Obama also encouraged Mexico to strengthen its southern border security, and sent WOLA to the Guatemala–Mexico border to check on the border security and this is part of what they put in their report back to the Whitehouse.
Mexican Agencies with Border Security Responsibilities
National Migration Institute ( Instituto Nacional de Migración , INM): A unit within the Interior Secretariat, the INM is charged with enforcing Mexican immigration law and protecting migrants. Violations of this law, such as being present in Mexico without proper documentation, are considered administrative, not criminal, offenses.
As of 2013, according to a study by the Mexican think-tank Democracy and Security Institute ( Instituto para la Seguridad y la Democracia , INSYDE), the INM “had a total of 5,875 authorized positions, 346 Delegations and Sub-Delegations (both Federal and Local) throughout the country, and it is responsible for migration control in 191 international transit areas, including 65 international airports, 67 deep-water ports, and 59 land-border crossings. This last figure excludes countless checkpoints that the INM maintains in the interior of Mexico.”
- Navy/Marines ( Secretaría de Marina-Armada , SEMAR): Mexico’s Navy and Marines have about 54,000 members nationwide (2012). In the southern border zone, it carries out duties similar to those of the Army, along with coastal and riverine patrols. Since 2010 SEMAR has been constructing a network of 12 new “Advanced Naval Stations” ( Estaciones Navales Avanzadas , ENA) in Chiapas and Quintana Roo, with detachments of 54 or 108 Marines in each. In June 2013 Mexico’s Secretariat of the Interior stated that SEMAR is in charge of southern border security. The Marines tend to work more closely with U.S. counterparts than does the Army. U.S. officials mentioned to us that assistance is helping to construct at least two Navy facilities in the southern border zone, but as of mid-2014 we have no further information.
- Federal Police ( Policía Federal ): The approximately 37,000-member national police force, part of the Secretariat of the Interior, is the only unit legally able to help the INM enforce Mexican immigration law. Mexico’s 2011 Migration Law directs the Federal Police to assist and coordinate with the INM in revising the documentation and vehicles of people who seek to enter or leave the country.
- Army ( Secretaría de la Defensa Nacional , SEDENA): Mexico’s Army, which together with its Air Force has about 208,000 members nationwide (2012), maintains checkpoints and carries out counter-trafficking and other security operations in the border zone. Troops are not charged with enforcing immigration law, although by numerous accounts they do inquire about individuals’ migration status. Mexico’s air force usesBrazilian radars and planes that the United States donated in the 1990s to operate SIVA, a system to monitor suspicious air traffic in the southern border zone.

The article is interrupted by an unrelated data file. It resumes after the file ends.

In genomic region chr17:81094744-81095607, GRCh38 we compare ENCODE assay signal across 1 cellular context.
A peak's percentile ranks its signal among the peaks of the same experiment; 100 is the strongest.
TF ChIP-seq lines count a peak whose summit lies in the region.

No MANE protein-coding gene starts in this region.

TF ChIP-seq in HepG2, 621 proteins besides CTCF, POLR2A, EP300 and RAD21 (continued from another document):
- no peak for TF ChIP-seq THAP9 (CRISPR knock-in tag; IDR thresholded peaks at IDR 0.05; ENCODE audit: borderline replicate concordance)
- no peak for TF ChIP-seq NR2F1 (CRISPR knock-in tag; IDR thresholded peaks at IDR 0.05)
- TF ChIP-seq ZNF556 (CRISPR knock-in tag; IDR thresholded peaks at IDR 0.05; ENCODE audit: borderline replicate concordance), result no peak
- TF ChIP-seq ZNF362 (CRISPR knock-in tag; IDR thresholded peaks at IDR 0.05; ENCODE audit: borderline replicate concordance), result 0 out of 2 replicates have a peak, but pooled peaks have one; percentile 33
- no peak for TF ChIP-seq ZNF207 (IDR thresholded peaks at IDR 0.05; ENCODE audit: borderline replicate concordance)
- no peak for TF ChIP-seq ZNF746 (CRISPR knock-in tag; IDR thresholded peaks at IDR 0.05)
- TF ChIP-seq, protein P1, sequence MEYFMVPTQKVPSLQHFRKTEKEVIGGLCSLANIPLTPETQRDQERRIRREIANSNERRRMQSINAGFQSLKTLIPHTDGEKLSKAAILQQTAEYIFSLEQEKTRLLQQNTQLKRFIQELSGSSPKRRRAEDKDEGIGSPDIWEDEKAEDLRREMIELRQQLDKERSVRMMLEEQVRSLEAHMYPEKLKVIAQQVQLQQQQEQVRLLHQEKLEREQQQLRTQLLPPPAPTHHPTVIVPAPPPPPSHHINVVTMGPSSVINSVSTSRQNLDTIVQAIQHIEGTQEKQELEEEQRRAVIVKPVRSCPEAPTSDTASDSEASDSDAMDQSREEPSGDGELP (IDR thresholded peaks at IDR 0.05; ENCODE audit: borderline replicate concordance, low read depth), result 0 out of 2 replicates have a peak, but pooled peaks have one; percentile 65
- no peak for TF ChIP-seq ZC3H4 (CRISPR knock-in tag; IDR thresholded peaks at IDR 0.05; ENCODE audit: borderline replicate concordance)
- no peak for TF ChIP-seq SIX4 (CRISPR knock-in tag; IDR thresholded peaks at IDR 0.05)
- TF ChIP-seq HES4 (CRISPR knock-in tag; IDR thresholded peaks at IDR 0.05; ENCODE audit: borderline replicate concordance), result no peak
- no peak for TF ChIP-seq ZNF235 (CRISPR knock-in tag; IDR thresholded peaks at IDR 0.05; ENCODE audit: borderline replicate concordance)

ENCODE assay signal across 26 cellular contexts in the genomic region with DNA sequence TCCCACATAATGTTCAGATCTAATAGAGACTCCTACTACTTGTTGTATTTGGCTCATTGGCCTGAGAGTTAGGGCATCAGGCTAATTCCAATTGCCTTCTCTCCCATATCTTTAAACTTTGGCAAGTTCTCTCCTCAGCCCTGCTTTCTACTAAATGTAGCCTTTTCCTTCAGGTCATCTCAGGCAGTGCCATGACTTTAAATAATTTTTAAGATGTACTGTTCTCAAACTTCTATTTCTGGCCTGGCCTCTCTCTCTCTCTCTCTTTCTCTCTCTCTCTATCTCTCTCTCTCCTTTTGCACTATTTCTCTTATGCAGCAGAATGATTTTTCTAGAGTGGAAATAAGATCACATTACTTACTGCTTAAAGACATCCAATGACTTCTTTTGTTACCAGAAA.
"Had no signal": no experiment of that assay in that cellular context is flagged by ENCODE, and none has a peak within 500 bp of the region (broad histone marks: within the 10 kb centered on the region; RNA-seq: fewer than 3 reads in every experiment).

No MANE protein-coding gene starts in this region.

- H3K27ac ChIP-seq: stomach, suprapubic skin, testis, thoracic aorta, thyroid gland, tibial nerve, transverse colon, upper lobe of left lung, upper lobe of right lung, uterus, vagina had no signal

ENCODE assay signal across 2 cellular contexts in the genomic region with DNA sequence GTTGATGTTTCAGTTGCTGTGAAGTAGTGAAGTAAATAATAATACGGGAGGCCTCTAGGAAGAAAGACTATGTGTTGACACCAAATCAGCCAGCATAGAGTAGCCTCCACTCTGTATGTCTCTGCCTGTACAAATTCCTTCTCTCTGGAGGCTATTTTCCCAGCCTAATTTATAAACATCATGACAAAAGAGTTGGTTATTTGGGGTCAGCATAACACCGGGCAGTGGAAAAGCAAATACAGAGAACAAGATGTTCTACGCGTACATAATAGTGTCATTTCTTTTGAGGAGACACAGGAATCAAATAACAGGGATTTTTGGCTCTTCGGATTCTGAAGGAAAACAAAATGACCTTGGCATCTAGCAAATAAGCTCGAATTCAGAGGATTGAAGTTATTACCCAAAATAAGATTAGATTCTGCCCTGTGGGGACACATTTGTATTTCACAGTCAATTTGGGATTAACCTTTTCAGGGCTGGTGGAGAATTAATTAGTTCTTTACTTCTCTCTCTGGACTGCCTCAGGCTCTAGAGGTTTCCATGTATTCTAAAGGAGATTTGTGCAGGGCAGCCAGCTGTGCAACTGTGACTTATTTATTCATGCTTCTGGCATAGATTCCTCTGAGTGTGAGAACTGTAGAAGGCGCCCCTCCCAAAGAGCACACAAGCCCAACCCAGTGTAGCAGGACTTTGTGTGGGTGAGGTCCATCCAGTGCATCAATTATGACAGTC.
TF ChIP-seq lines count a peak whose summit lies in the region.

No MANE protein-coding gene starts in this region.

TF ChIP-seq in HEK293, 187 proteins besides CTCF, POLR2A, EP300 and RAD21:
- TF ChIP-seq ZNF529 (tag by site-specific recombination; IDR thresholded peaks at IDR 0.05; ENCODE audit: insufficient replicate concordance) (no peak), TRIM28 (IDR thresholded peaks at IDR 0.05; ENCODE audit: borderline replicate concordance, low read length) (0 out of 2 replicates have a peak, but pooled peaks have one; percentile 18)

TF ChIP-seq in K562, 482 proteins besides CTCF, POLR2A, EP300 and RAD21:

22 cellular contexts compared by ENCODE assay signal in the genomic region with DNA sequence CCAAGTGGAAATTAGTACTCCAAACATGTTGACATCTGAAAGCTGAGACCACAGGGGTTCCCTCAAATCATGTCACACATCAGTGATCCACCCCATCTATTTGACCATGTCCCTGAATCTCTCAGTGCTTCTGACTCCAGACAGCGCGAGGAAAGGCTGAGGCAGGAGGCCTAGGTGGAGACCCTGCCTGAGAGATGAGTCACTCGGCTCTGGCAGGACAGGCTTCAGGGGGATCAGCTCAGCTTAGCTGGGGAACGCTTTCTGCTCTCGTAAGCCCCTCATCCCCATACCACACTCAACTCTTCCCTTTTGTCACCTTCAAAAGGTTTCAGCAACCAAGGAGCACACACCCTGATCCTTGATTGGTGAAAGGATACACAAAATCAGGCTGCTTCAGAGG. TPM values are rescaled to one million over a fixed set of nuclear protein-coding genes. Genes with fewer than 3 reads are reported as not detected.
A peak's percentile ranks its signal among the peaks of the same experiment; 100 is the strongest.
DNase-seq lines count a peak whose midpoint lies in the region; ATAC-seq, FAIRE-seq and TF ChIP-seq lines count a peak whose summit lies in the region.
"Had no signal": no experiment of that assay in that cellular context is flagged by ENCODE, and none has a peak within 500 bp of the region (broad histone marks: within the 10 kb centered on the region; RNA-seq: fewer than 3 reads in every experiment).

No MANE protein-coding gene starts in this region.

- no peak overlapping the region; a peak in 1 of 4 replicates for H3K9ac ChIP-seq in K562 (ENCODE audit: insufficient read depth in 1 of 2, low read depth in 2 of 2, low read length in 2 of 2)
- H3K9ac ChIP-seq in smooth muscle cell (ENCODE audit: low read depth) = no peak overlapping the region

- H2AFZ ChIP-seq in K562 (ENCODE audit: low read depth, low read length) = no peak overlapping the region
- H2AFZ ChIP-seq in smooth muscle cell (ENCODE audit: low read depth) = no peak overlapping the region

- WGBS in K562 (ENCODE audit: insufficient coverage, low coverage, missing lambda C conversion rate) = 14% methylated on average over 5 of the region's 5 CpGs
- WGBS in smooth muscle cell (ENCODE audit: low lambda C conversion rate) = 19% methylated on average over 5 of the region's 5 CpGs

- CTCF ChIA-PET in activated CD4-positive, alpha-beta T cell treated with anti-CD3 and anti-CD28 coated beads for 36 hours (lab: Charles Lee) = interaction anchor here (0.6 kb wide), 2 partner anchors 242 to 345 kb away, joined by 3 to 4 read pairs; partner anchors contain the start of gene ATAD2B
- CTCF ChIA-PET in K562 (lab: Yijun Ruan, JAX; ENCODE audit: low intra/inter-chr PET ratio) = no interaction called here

- Customs ( Servicio de Administración Tributaria , SAT): Part of the Treasury Secretariat, this agency monitors cross-border flows of goods.
- Federal Attorney-General’s Office ( Procuraduría General de la República , PGR): The PGR is charged with investigating and prosecuting federal crimes, which include activities related to organized crime, drug trafficking, and the possession of weapons of exclusive military use.
- Federal Ministerial Police ( Policía Federal Ministerial ): An investigative unit of the PGR, it emerged from the now-disbanded Federal Investigative Agency ( Agencia Federal de Investigaciones , AFI, similar to the U.S. Federal Bureau of Investigation). In the border zone, this force is present at airports and highway checkpoints.
Chiapas State Police ( Secretaría de Seguridad y Protección Ciudadana ): Under a framework that the Chiapas state government calls “Citizen Power” ( Fuerza Ciudadana ), the state police have three divisions with border security responsibilities:
- Preventive Police , whose duties, according to the force’s website, include “placing apprehended undocumented persons at the disposition of the National Migration Institute.”
- Border Police , the only border-security unit in Mexico. The purpose of the 135-person force is to “safeguard the physical and patrimonial integrity of Chiapanecos (inhabitants of Chiapas) who reside near the borderline.”
- Road Police , which operates along the main highways and other roads of state jurisdiction. It carries out periodic operations against human trafficking. When it captures undocumented migrants, this force turns them over to the INM.
- Chiapas Attorney-General ( Procuraduría General de Justicia del Estado , PGJ): The PGJ is charged with investigating and prosecuting crimes at the state level, which includes homicides as well as human trafficking. Chiapas is the only state with a Special Prosecutor for Crimes Against Migrants (Fiscalía Especializada en Delitos Cometidos Contra Migrantes).